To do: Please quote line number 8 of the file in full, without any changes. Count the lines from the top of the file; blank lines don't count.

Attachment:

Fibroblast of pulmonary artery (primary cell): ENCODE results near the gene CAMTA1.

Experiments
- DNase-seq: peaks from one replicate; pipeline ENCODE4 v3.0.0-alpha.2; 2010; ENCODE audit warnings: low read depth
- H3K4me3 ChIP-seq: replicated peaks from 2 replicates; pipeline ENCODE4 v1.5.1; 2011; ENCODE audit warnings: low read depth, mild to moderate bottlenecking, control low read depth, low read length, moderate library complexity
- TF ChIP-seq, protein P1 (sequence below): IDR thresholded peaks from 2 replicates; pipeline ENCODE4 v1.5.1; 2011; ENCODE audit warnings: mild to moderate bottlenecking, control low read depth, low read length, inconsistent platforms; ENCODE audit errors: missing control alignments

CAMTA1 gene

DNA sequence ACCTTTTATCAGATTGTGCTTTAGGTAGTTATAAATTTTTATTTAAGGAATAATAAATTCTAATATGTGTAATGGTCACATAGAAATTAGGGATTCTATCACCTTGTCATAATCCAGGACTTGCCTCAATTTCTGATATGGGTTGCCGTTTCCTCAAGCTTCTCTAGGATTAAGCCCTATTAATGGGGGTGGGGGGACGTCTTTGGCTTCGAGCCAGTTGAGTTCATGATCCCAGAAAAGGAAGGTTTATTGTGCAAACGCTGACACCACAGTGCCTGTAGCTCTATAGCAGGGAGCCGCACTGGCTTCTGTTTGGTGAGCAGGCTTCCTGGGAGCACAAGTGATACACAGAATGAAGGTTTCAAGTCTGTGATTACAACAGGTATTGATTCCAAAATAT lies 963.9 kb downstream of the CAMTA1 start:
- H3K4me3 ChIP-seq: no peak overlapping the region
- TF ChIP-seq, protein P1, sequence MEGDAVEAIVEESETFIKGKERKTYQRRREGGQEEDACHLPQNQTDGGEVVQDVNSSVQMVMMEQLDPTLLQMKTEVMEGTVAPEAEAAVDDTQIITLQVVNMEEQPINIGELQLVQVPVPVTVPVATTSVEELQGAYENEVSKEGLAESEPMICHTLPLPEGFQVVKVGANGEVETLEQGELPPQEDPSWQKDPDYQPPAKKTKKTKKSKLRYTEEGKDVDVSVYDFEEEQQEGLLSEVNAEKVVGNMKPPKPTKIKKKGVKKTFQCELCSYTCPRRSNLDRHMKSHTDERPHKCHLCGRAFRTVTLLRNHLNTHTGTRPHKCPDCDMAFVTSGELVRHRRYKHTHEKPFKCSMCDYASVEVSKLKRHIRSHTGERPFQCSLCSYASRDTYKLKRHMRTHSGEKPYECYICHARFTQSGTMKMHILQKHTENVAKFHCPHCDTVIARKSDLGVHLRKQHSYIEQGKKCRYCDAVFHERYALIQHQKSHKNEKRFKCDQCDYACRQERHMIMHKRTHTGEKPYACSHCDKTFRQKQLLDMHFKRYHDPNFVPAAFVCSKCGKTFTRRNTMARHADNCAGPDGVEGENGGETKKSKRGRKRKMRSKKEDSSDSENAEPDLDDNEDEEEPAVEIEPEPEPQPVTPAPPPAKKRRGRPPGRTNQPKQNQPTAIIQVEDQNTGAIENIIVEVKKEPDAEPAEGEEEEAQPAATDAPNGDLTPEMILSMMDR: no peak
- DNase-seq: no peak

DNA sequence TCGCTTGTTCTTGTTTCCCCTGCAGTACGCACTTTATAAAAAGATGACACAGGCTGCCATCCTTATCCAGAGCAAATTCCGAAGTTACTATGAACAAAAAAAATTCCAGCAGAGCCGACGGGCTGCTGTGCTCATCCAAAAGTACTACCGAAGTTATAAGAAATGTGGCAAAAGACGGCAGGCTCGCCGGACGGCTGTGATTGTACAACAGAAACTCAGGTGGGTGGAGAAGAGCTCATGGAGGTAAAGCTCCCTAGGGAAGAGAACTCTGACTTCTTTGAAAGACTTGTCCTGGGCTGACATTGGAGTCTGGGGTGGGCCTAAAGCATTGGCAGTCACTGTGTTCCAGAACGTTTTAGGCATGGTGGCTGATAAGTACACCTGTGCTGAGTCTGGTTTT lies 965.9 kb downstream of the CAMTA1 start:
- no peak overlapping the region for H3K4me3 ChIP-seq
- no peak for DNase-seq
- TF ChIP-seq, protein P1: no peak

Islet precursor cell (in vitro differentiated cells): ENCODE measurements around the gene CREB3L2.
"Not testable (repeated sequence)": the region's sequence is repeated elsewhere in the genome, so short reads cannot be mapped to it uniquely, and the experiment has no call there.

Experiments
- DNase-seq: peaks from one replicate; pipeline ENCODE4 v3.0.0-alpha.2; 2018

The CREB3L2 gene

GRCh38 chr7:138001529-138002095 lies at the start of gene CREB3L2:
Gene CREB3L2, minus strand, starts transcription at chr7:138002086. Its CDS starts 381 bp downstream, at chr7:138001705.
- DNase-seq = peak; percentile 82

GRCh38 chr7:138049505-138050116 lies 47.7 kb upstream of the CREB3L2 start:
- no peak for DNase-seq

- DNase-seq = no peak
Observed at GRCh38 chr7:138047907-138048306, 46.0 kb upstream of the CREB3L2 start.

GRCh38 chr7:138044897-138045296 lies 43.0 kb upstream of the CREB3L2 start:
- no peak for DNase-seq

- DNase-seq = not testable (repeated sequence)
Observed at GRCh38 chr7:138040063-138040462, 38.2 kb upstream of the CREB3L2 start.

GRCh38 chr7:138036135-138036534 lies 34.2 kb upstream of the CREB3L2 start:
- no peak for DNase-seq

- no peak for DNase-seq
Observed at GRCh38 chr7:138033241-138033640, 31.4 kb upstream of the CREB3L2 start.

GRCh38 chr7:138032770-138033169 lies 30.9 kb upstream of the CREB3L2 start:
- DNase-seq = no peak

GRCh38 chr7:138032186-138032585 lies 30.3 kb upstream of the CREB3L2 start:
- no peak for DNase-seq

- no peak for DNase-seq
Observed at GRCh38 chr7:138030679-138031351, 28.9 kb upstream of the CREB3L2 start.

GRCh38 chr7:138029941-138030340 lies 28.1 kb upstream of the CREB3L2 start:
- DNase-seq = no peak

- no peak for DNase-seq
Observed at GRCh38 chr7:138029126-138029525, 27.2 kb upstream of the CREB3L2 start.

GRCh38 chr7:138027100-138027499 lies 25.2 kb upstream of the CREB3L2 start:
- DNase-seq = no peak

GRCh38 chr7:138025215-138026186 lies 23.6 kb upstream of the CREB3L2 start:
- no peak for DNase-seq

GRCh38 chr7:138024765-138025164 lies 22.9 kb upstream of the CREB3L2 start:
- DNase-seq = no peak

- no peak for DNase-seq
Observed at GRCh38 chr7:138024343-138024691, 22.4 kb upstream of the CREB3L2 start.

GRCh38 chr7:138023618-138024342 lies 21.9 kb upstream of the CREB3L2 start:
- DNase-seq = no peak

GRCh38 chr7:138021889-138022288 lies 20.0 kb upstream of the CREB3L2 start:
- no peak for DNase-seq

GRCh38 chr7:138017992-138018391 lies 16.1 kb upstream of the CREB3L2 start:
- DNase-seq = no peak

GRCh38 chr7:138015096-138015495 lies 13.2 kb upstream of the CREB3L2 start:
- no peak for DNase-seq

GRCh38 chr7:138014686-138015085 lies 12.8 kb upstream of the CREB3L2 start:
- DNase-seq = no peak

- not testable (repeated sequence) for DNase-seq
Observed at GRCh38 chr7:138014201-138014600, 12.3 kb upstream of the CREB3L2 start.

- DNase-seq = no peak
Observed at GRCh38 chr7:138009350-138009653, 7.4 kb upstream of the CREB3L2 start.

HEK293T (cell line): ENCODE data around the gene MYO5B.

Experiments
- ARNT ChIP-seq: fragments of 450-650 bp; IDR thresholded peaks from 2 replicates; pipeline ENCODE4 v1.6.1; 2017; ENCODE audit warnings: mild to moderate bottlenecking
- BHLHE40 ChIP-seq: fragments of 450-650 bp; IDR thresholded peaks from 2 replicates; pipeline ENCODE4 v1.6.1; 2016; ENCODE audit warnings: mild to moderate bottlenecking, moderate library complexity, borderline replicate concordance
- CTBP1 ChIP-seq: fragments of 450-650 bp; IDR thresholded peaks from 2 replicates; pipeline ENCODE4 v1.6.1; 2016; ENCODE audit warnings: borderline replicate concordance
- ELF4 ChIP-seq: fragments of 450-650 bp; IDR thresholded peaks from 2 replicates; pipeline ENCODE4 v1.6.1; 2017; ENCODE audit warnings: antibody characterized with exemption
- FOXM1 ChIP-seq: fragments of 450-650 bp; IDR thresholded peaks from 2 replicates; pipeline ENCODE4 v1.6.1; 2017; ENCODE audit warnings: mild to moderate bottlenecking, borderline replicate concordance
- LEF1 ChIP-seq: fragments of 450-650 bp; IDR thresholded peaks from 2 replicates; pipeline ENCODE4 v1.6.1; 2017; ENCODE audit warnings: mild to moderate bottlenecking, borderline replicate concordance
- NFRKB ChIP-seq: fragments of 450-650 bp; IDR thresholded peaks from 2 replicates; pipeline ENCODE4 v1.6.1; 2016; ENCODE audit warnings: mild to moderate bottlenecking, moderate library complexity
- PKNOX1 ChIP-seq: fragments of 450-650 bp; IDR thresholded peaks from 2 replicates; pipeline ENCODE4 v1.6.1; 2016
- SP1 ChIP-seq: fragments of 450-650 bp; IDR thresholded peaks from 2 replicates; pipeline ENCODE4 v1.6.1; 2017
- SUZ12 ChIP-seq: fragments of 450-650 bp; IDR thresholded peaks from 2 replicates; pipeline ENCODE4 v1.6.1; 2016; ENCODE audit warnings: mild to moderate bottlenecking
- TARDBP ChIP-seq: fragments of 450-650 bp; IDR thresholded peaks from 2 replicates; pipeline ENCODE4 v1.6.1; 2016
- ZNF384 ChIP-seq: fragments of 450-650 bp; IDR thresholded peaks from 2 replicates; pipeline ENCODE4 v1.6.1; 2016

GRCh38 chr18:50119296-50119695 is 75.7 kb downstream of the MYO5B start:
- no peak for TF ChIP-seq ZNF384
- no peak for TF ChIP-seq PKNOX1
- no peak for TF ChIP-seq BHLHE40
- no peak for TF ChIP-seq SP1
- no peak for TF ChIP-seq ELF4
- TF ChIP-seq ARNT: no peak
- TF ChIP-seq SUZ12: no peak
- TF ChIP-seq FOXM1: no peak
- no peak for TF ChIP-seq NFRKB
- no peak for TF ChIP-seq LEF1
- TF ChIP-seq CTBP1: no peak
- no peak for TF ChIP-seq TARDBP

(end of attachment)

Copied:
- H3K4me3 ChIP-seq: no peak overlapping the region